Originally published as a Twitter thread:
I, for one, am not leaving #LastPass. Yet.
Privacy & security are too complex to manage without tools, and the zero knowledge architecture of this one has long been its most foundational feature, validated by @SGgrc & others.
As long as tradeoffs between secrecy & convenience must be made, we face tough choices. Sure, there are ways to keep my most sensitive secrets out of cloud storage, but strong encryption is a necessity in any event. How much productivity & effectiveness am I willing to sacrifice?
Inertia is certainly a terrible basis for such a critical decision. Some argue there’s a sunk cost fallacy at play here. Fair enough.
But switching costs are real. And if I had a weak vault key (password) or if I suspected that the encryption or software were faulty, this would be a very different conversation.
But the minute I chose a vendor and began storing sensitive passwords, I accepted as fact that my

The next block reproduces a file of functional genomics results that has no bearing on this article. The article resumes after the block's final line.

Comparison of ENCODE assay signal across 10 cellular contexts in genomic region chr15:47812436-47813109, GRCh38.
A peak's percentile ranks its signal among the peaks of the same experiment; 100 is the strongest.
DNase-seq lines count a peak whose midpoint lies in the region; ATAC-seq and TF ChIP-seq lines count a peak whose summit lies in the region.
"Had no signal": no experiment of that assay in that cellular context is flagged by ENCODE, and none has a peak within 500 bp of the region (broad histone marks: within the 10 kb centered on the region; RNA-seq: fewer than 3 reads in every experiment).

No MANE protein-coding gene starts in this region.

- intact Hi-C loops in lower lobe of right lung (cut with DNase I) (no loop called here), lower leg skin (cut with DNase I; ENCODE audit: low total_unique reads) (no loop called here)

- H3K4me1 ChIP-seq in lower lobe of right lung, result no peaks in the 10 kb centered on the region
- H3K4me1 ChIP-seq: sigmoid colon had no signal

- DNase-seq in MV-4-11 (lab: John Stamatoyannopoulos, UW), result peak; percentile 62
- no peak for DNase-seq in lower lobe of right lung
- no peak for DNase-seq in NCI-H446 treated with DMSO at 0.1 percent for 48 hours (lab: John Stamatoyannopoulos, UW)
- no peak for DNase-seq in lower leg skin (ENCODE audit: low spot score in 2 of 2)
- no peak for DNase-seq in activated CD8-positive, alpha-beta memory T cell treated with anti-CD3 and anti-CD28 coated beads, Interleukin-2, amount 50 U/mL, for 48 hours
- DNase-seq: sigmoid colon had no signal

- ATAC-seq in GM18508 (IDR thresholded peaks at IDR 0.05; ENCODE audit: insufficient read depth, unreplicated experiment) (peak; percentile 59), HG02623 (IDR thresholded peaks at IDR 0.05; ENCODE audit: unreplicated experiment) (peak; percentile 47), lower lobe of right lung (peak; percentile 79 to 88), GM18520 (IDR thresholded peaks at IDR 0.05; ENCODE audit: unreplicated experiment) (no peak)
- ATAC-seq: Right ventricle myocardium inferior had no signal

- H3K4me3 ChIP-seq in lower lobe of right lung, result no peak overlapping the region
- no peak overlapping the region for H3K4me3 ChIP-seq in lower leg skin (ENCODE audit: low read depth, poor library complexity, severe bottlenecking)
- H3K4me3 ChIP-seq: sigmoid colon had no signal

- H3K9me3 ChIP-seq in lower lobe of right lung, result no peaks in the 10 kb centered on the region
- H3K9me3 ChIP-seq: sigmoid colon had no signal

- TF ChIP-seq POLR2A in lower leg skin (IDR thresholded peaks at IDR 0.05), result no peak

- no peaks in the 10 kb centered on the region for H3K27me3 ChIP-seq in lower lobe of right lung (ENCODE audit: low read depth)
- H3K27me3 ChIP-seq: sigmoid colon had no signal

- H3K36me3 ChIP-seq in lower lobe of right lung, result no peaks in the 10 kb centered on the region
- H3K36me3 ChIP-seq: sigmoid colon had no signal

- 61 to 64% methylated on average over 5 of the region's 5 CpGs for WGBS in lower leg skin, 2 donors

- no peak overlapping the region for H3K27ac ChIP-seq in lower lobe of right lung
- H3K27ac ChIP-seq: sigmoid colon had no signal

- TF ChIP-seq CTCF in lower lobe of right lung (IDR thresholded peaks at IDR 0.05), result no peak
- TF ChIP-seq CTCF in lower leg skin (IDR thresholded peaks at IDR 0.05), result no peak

unencrypted encrypted vault would someday fall into the hands of malicious actors. Anyone who did not was shortsighted or unwise.
This is a veritable inevitability, regardless of what tool(s) you use. Even if your encrypted blob is only stored locally, you must assume that ransomware or some other malfeasance (targeted or otherwise) will result in it getting someplace you don’t want it to be.
For me, this is a simple decision. @LastPass is now the single most highly motivated vendor on the planet. Having faced this much public scrutiny, no one will work harder to innovate and do whatever else is necessary to protect my data.
There should be nothing surprising about this breach, other than the amount of surprise being expressed by intelligent, knowledgeable, and even seasoned professionals.
We all knew this was a matter of when, not if.
Sure, the metadata leak is frustrating and disappointing. But again, tradeoffs. What other system can be trusted to do better and still provide the efficient access across devices that this one provides?
For anyone with a sizeable vault, I defy you to provide a valid justification for switching. Oh and if you’re switching because you’re worried your passwords are actually vulnerable, you’ll need to change every password in your vault.
Obviously all of this is subject to re-evaluation as new facts are discovered. But based on what we know now: I’m staying.
The upshot? A lot of people are having important conversations that needed to happen.